Poet Edgar Allan Poe had glowing things to say about photography after it exploded onto the scene in the mid-1800s. Other commentators in those days weren’t so kind.
There are quite a few cartoons from the 1800s that show a more pessimistic view of photography and its emergence in the world.
Daguerreotypes often required subjects to sit still for very long periods of time during exposures to ensure that they didn’t show up blurry, and this painful fact became a popular thing for cartoonists around the world to poke fun at.
This following two-panel cartoon was published in Punch’s Almanack for 1855. It shows a family posing for a daguerreotype portrait together, but the photo turns out horribly because movement has blurred and distorted the faces:
Here’s another one that was published in The New York Journal in 1854:
Photographers often used special headrests that would help keep subjects’ heads still while they sat in a chair. Cartoonists took jabs at these contraptions as well. Here’s an 1847 comic by French painter Honoré Daumier. It shows a man with his head fixed in space, and the caption reads, “Recommended position for having a perfect Daguerreotype portrait taken”:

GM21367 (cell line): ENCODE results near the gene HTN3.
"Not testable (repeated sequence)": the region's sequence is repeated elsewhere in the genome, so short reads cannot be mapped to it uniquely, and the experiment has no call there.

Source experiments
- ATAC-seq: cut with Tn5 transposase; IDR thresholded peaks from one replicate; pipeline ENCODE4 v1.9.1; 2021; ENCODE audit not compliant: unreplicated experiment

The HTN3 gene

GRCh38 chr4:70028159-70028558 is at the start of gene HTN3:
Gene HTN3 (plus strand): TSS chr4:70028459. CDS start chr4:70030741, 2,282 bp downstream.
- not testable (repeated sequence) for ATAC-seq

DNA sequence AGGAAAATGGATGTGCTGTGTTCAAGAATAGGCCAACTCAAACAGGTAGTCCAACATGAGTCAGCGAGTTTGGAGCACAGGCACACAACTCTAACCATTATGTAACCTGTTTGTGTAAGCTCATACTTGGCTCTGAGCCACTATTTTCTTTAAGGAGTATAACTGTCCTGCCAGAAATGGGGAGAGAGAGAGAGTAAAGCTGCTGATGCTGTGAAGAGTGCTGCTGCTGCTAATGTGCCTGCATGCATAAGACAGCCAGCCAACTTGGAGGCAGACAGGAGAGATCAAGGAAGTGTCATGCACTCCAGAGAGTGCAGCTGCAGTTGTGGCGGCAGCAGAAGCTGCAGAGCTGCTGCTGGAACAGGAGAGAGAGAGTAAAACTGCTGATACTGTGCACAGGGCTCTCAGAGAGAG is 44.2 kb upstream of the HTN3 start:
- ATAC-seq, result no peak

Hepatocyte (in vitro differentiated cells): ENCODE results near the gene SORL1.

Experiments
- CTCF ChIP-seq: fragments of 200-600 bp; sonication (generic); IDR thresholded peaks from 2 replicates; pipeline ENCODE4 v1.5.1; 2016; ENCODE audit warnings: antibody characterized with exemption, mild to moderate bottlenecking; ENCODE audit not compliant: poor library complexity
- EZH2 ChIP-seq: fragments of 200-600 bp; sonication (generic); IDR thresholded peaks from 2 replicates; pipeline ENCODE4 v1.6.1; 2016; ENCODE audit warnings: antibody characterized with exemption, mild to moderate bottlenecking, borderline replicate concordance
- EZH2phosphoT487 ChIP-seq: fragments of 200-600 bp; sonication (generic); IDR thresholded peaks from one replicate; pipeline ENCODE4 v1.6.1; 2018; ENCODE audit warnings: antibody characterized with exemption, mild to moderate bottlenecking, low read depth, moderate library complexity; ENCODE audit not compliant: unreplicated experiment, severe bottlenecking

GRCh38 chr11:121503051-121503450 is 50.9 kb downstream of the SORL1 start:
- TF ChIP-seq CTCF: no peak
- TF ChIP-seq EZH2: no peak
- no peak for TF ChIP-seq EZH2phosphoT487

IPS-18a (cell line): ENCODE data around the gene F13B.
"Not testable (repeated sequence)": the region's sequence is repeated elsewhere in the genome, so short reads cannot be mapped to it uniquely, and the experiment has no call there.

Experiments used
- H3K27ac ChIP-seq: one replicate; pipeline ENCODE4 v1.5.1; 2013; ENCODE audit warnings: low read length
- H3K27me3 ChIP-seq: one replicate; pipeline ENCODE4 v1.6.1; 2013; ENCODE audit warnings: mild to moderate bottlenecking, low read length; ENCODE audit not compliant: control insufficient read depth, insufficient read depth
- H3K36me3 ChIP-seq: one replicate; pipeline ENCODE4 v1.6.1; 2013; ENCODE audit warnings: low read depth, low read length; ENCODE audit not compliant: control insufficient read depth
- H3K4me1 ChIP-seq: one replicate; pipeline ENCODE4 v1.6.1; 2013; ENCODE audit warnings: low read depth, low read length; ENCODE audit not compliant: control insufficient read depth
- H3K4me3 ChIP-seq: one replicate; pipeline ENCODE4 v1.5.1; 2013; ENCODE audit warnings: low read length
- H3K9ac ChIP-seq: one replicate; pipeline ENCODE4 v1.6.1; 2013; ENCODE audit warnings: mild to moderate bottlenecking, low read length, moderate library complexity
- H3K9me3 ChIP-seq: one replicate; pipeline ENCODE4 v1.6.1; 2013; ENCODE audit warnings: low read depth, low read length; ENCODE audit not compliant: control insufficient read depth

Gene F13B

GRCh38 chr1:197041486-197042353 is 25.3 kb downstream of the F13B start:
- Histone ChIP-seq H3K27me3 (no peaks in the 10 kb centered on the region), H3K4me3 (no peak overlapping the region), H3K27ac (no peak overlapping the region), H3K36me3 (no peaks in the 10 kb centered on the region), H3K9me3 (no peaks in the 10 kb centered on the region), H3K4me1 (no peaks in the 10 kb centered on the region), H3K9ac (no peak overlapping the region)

Daumier followed it up with another comic in 1856 — this one captioned “A new process used to achieve graceful poses”:
The arrival of photography meant that portrait artists had a major competitor to deal with. This 1843 caricature by Theodor Hosemann shows a photographer depriving a portrait artist of his livelihood:
An 1859 comic showing a photographer trying to elicit a pleasant expression from a subject by having him look at an unpleasant painting:
Other cultural stereotypes sometimes got mixed into the cartoons as well. This 1859 illustration imagines what photographers are like in the wild west of the United States:
Know of any other 1800s cartoons about photography? Let us know, and we may include them in this post!